Atwood's Handmaid's Tale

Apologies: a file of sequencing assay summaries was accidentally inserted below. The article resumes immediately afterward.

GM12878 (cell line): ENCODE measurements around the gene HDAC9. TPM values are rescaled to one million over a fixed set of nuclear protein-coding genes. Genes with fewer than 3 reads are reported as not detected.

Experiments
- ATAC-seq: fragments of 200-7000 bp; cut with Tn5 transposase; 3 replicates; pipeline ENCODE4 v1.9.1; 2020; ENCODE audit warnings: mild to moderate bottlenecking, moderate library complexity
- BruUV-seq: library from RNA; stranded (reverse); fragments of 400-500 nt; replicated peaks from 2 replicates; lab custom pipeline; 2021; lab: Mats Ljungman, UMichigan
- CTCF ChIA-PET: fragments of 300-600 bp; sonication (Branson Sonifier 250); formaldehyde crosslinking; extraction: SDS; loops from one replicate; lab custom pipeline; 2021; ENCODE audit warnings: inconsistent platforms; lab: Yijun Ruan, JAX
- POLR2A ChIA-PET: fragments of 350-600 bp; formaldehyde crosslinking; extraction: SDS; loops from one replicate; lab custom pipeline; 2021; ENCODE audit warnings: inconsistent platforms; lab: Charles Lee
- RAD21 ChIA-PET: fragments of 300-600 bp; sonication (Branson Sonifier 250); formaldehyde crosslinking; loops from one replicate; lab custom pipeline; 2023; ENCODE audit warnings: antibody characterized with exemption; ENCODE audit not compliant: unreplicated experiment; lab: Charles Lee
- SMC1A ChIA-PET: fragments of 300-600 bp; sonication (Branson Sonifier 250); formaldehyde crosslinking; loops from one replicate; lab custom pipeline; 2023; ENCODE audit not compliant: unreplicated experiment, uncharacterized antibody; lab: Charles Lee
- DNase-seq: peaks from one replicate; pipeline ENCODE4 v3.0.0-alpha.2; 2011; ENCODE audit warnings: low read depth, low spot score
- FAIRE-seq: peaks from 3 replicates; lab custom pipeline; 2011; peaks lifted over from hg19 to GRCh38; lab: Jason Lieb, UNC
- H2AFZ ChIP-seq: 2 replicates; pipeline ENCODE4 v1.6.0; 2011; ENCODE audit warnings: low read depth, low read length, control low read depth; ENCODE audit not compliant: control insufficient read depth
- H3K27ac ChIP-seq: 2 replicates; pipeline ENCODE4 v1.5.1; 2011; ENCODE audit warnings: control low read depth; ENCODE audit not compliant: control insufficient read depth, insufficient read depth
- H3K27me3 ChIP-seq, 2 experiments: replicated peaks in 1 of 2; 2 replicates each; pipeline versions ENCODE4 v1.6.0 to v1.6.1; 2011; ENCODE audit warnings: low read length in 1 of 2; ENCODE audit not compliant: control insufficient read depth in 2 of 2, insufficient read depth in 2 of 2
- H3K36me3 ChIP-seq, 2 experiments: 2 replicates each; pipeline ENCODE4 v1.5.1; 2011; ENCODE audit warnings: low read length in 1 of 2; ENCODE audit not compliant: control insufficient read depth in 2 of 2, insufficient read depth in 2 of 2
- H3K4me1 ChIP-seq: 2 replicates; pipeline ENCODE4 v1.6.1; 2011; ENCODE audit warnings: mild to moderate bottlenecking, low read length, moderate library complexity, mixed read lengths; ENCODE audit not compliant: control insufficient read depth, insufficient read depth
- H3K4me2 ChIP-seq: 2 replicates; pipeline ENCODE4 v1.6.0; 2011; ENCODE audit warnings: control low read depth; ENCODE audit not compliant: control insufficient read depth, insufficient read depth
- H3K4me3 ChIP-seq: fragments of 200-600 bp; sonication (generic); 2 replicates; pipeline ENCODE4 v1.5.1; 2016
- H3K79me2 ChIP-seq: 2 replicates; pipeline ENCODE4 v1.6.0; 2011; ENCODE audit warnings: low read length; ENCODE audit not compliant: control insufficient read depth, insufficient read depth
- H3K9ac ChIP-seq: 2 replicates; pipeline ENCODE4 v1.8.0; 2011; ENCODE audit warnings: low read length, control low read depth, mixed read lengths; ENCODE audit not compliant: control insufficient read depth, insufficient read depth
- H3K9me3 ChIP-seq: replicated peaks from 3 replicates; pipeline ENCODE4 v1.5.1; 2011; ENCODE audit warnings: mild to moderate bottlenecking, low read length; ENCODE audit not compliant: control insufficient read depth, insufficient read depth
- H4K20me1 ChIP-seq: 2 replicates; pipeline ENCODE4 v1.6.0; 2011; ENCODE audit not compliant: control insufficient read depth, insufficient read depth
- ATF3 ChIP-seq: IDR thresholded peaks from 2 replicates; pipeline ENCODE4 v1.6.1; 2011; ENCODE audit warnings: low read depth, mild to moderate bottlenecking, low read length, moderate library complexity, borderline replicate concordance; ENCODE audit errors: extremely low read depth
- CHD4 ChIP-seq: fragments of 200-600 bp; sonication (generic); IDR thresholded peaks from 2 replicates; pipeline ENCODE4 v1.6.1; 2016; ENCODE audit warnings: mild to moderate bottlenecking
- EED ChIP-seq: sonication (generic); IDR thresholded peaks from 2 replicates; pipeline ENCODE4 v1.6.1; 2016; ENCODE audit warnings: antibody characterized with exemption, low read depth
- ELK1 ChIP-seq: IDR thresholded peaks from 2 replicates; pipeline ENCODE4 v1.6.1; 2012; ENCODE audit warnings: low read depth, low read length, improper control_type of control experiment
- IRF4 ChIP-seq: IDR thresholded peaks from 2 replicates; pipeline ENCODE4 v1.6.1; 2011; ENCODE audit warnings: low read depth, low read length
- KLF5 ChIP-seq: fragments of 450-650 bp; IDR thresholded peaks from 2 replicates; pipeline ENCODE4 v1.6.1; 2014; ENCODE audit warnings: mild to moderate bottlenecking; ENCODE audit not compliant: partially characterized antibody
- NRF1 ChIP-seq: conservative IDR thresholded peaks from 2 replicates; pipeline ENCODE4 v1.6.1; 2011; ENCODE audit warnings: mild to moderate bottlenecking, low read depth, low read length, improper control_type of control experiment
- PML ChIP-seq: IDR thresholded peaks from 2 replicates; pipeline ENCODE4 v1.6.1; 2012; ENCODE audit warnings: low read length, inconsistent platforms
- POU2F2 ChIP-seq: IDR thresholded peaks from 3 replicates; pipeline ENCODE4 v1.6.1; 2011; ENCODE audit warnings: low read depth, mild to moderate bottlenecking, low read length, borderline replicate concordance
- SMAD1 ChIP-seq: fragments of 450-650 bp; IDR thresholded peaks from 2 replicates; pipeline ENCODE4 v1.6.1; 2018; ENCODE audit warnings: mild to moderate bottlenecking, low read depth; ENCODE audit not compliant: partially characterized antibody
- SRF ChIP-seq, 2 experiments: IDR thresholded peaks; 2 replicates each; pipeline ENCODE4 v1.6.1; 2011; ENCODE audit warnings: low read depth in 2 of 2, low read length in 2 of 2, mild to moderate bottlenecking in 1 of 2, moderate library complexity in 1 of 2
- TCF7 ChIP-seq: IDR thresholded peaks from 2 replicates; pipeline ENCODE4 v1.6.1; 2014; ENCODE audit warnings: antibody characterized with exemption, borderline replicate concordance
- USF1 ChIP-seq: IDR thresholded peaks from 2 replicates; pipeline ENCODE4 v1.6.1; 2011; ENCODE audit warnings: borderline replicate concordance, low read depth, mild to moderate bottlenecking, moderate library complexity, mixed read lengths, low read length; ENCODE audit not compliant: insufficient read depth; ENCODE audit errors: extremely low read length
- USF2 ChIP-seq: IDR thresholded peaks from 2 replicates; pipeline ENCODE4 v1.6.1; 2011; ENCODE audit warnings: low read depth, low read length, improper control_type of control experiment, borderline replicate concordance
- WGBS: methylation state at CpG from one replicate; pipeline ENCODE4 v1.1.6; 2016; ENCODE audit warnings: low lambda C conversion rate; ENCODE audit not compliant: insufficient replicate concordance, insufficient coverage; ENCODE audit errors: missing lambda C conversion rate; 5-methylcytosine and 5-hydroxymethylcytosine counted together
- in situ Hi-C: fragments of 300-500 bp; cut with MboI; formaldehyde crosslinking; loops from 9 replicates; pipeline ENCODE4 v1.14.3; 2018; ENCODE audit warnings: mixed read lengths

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To frame means, among other things, to utter or articulate, to fit or adjust to something, to enclose, to shape or fashion, to invent or imagine, to plan or contrive, to devise falsely (to frame up); all of these meanings resonate in Tale. In Gilead, women have been framed. Framed by their red robes and wide wimples, the handmaids are clearly visible, marked and delimited by their social status. For the wearer within the frame, the wimples serve as blinders; to look through them is to see only straight ahead, a narrowed view of the world. For us as readers, to look at the wimples is to read the authoritarian practice of Gilead which attempts to control women, and to permit only one view of reality. By decoding Atwood's framing texts, we can read the frame itself as well as reading through it. Such a reading may in fact expand our view, for it adds layers of inference and possibility. Many critics 57 Atwood have discussed one of the framing texts, the Historical Notes section at the end. Indeed, this topic is the focal point of articles by Arnold E. Davidson and Patrick D. Murphy. Davidson considers the political implications of the Notes, while Murphy examines this section of the novel as a structural device. For other analyses of the Historical Notes, see, for example, Deer, Lacombe, LeBihan, Rubenstein, Stein, Tome. Thus, while this section has received substantial attention, few critics have spoken about the prefatory material. Lucy M. Freibert addresses the dedication and all of the epigraphs, although she speaks in detail only about the material from Genesis. She remarks that the epigraph from Swift prepares us for political satire. Nancy V. Workman analyzes the Sufi proverb and its meanings for the novel. She mentions the Swift epigraph in passing, notes that it is "readily understood" and relates Swift's exaggerated satire to Atwood's

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